One of her daughters, Jewel, was my stepmother. She had married my dad and they spent a lot of time at her family home place, so this mountain-top farm became my second Alabama home when I was with my dad. I will always remember the first time my dad took me to Maw-Maw’s old homestead. There was no road so to speak; we drove there in a pickup and it was still rough getting there. When I first saw Maw-Maw, I couldn’t believe it. Here was a woman I was told was already old and blind, but she was out working in the gardens and I could see no sign that she could not see. She was working and pulling weeds with her hands faster than the two ladies also working in the garden.
When I got out of the back of the pickup, they waved at me. I waved back and they all started coming up the hill towards us. I didn’t know what to expect, but I surely wasn’t ready for what I saw. Here was a woman still limber, and walking like a panther – fluid, effortlessly – and without help where she was going. She was a very small woman; no more than maybe 4′ 8” or so. I was a boy and was already taller than she was. Her hair was braided and wrapped around her waist several times.
Maw-Maw Jay Bird walked up to me and said, “Let me see you child!” She reached out her hands to touch my face. She saw me through her touch. She felt across my shoulders, chest, back and arms. She held my hands and she just glowed in my eyes. When she finished, she introduced me to her daughters, and this began a learning time, a truly amazing life and meaningful experience for me.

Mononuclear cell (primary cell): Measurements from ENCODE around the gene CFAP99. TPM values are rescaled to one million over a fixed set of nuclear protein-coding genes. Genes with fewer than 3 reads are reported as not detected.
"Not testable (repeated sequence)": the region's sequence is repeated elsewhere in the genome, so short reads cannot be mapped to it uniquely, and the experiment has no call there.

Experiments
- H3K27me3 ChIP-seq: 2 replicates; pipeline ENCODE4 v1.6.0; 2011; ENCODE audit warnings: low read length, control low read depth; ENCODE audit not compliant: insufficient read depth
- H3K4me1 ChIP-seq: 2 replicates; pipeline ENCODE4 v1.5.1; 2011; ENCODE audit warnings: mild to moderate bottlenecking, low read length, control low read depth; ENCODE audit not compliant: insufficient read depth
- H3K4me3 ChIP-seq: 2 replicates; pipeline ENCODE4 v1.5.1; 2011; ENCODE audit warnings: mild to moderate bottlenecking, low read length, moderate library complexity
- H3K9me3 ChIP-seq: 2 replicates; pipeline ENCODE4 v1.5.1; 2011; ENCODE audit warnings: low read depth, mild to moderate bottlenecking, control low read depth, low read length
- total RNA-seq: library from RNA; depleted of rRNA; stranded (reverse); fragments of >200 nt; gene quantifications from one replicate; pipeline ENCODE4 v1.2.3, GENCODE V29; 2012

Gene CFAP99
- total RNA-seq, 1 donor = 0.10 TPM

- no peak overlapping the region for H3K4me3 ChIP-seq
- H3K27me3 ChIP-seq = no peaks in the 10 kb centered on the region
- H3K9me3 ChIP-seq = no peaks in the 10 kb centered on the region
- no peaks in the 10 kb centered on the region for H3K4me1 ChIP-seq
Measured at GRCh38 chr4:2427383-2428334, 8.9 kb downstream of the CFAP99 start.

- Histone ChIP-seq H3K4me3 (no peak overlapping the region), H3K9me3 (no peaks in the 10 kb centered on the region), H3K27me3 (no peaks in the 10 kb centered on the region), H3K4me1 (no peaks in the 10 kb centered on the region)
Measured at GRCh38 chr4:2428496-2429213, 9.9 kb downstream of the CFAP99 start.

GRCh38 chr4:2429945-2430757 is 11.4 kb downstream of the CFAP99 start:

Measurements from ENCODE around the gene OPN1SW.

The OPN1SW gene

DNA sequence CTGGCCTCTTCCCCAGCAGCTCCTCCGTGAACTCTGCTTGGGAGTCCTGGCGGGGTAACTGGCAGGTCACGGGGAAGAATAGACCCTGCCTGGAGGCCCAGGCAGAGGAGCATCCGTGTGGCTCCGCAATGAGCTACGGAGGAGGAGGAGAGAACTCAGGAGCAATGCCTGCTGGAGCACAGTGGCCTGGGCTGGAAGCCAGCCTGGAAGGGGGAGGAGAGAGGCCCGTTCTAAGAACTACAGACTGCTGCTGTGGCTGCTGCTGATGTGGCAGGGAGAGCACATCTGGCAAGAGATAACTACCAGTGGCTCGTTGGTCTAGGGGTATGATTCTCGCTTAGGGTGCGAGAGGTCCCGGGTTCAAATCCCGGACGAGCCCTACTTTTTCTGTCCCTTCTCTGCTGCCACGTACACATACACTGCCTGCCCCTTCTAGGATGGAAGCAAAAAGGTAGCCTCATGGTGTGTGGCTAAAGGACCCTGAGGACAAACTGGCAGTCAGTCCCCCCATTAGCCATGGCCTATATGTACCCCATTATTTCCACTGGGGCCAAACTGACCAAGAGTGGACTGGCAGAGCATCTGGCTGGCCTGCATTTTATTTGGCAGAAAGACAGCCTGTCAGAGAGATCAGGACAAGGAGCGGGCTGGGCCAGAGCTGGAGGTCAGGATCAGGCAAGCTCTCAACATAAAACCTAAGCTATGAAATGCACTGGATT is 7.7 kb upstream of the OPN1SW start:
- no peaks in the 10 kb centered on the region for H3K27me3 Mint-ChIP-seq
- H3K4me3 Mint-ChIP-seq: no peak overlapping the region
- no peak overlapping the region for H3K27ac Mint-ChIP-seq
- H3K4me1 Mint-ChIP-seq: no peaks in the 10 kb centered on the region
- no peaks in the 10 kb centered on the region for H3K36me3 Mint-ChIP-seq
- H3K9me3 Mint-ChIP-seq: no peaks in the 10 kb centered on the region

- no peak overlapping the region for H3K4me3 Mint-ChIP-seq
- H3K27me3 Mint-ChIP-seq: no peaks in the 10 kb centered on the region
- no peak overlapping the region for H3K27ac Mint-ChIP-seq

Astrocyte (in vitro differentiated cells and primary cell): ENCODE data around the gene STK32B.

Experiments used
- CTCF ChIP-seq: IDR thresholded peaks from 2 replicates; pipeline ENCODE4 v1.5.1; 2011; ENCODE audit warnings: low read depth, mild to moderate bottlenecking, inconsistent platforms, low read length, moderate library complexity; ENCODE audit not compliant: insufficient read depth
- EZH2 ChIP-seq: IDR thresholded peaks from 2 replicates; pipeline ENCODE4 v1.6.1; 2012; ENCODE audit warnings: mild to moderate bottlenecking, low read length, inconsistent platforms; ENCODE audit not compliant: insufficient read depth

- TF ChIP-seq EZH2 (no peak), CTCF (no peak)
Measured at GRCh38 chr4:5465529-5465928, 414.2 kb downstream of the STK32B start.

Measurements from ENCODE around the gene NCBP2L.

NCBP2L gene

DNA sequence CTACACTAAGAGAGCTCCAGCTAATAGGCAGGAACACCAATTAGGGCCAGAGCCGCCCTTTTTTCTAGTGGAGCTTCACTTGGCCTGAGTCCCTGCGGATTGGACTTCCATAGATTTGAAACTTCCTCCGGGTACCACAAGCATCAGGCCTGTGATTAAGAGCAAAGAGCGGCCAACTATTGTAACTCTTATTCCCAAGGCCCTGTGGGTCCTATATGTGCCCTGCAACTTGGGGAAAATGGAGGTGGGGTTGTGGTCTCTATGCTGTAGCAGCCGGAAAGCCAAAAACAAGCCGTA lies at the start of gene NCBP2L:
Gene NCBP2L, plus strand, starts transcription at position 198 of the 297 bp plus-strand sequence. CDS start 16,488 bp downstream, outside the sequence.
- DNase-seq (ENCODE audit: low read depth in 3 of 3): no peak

Maw-Maw loved having me there. She taught me all kinds of things, and I was all eyes and ears. The garden was made in tiers around one side of the mountain; the other side was all planted in corn. At the top, the homestead was all flat. She had guineas, pheasants, peacocks, and all kinds of chickens on her property. She had a mule, hogs, a milk cow, and some beef cows. Working with animals and birds came natural to me and all of them knew it too, because I loved them all.
The chickens roamed free and ate a lot of bugs. They served as our pest control in the gardens around both sides of the mountain. We raised them for the eggs and for more chicks. My dad also raised gamecocks, fighting roosters, for selling or trading.
There were all kinds of wildlife too: deer, turkey, mink, raccoons, and groundhogs all over that mountain. Poke salad grew everywhere, and we had apple trees, muscodines, peaches, plums and pear trees.
Maw-Maw had the meanest, biggest dog I have ever seen in my life. That dog guarded the chicken house and the smoke house, and never left that area unless she called him. No one could go near that dog but her and it was bigger than the black bears that roamed around the area. Every animal and bird knew her. She loved them all and they all loved her too.